It’s that time of the year when we have our local agricultural shows and the community get to display their produce, animals, cooking and handicraft.
G and I have been doing the hard knitting yards for some time now, to the detriment of shop knitting but it’s now culminating with the local shows, all hot on each other’s heels. This week we dropped off a few items each at Gulgong Show – we should find out the results late tomorrow when we pick up our knitting. The big one for us is next weekend with our local Kandos Rylstone Show, with Mudgee Show (which is the bigger one) the weekend after.
Our major pieces are still on the needles, hoping to make their debut for our local competition. Other Shows will come up, including the Sydney Royal Easter, but next week is the one that means most to us.
Will update the blog and post pictures as results come through (or not!)
Country Shows are very special for local rural communities. It’s a day when families get together, where local organisations exhibit and farmers get to display and compete with their produce and stock. The whole town turns out and many participate in the various events. There’s a real pastoral feel, even that the first displays you see as you enter are the farm produce, with the rides at the back of the Show. Even though it’s rural, there’s a touch of magic for the kids with the sideshow alley.
This was my second Rylstone Kandos Show, but my first as a resident. As I did last year, I entered the Knitting section – a single entry this time – with the high bar of matching last year’s first and Champion Piece of Knitting. My lace shawl with beads managed to make the grade, although it was just as exciting to see my friend take out second. We have been challenged to branch out into some new categories next year. Unfortunately my entries with cherry tomatoes and mixed edible herbs didn’t make any grades with no placements. The produce entries are inspiring and remind me how far I have to go. Next year I may be tempted to enter some of the flower categories, particularly roses, if I can get them to flower at the right time!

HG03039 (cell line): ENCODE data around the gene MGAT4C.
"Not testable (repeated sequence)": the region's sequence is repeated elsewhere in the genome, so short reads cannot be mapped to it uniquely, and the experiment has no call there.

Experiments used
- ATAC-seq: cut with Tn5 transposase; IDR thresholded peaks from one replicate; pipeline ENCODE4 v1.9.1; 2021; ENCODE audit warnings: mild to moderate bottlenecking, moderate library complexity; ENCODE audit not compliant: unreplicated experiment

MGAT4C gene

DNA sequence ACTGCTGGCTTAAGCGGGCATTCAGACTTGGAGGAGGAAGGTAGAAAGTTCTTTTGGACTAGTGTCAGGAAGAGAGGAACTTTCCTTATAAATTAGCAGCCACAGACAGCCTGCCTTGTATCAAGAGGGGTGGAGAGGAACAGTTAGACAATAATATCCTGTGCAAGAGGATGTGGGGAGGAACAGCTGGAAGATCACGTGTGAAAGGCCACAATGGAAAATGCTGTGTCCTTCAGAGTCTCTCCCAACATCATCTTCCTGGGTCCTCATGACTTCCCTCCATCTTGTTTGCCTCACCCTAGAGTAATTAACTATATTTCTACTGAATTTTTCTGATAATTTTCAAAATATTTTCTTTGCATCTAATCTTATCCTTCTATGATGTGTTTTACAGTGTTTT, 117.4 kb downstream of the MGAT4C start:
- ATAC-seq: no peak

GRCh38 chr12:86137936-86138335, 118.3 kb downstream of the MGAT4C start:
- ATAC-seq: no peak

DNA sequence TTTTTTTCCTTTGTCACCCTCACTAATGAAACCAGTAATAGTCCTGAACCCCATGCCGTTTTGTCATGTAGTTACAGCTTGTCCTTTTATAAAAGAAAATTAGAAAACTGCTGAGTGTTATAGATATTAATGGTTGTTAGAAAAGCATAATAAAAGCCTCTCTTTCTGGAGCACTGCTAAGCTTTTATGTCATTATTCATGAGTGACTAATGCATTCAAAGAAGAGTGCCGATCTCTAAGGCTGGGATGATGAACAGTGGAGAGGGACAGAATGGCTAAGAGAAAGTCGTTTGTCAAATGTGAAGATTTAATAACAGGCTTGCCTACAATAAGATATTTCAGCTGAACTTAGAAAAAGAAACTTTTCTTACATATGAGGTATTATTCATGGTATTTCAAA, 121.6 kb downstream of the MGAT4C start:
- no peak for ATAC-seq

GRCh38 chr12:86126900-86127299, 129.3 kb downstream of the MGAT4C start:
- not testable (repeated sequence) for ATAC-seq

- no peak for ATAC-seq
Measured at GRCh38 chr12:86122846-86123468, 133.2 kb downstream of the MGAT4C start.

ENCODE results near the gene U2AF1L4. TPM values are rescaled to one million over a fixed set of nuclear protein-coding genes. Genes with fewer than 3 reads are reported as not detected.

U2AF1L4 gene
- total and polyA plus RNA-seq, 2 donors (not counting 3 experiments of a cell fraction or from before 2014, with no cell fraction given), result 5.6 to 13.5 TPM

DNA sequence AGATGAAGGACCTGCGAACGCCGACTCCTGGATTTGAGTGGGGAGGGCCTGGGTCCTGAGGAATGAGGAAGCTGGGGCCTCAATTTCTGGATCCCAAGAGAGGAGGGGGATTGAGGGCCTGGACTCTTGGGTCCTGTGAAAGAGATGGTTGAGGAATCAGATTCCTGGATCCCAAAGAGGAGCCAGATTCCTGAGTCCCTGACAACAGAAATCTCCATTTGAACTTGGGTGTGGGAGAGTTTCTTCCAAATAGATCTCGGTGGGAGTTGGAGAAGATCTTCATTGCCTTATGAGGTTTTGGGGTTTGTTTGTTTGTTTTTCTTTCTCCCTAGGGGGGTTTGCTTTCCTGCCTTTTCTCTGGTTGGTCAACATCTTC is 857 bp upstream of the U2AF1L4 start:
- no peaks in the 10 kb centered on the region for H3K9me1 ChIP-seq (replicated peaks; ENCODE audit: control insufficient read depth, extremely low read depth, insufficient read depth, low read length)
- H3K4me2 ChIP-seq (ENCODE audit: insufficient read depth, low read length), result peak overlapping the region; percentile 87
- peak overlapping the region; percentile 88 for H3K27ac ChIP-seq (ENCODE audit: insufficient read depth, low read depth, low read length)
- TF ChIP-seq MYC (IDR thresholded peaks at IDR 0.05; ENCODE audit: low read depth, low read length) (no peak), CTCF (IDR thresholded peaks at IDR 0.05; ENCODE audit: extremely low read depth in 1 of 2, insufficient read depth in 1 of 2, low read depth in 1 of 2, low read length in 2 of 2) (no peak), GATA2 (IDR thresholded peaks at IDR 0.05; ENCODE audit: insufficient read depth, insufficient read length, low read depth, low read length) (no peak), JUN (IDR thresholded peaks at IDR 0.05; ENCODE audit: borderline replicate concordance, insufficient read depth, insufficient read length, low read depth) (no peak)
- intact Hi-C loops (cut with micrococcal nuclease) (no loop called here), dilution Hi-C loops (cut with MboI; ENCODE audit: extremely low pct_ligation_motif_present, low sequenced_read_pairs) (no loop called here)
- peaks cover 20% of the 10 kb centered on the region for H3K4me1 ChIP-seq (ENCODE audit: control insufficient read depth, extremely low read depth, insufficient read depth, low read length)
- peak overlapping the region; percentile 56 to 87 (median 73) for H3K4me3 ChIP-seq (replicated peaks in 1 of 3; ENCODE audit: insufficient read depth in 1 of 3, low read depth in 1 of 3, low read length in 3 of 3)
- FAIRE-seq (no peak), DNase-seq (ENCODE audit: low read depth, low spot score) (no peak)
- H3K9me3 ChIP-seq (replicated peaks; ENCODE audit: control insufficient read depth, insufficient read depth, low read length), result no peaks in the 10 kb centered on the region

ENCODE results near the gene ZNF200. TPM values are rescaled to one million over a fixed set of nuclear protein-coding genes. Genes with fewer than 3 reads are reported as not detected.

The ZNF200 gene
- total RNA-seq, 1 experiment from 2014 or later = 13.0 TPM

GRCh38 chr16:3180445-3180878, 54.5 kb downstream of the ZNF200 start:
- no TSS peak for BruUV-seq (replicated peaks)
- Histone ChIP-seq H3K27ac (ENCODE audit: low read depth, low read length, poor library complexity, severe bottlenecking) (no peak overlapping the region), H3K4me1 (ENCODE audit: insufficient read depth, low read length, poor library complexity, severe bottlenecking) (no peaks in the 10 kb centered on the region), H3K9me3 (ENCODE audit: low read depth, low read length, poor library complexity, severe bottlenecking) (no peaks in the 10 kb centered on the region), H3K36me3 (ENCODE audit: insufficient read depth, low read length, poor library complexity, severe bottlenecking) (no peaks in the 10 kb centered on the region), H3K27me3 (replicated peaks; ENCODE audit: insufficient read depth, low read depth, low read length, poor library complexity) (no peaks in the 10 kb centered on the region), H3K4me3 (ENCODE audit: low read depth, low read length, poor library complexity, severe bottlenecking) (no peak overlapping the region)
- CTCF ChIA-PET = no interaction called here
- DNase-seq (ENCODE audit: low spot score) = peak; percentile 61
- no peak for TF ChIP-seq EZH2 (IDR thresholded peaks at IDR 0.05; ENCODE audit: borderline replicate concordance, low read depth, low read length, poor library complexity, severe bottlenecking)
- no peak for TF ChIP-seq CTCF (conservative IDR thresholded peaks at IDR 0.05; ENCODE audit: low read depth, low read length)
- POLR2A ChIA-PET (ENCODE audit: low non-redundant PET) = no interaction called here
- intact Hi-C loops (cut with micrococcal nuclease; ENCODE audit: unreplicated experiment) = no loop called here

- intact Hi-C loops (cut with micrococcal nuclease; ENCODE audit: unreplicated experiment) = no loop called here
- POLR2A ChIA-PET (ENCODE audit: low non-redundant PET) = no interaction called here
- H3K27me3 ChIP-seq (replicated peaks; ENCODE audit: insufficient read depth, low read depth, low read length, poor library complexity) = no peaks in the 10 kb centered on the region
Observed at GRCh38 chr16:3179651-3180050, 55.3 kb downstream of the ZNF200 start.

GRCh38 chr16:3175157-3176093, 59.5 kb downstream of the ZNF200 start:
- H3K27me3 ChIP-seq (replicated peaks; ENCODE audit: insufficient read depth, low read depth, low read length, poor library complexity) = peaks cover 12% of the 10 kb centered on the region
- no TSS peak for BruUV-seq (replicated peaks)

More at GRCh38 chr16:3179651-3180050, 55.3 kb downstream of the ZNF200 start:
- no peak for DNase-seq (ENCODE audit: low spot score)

It’s always good to see the animals and see the pride and care farmers take in their stock. I made sure I had a look at the poultry pavilion as I’m still learning about chooks and which breeds I should be getting. At the moment the Silkies are looking good (they are just so cute and fluffy) and the smooth bantams. I really don’t need big chooks – they’re just for eggs and apparently these are good layers, even if the eggs won’t be huge.
We were there pretty much the whole day and into the night which ended with a long firework display. There was so much to see that we didn’t get to take in nearly all the events, but the sheep mustering with the working dogs was great to watch and the Jack Russell races were hilarious. I still don’t understand why Hammer didn’t even get a acknowledged as a candidate for People’s Choice voting after he managed to catch the lure in all three races he was in!
Anyway, a long and enjoyable day with friends and we are already planning for next year!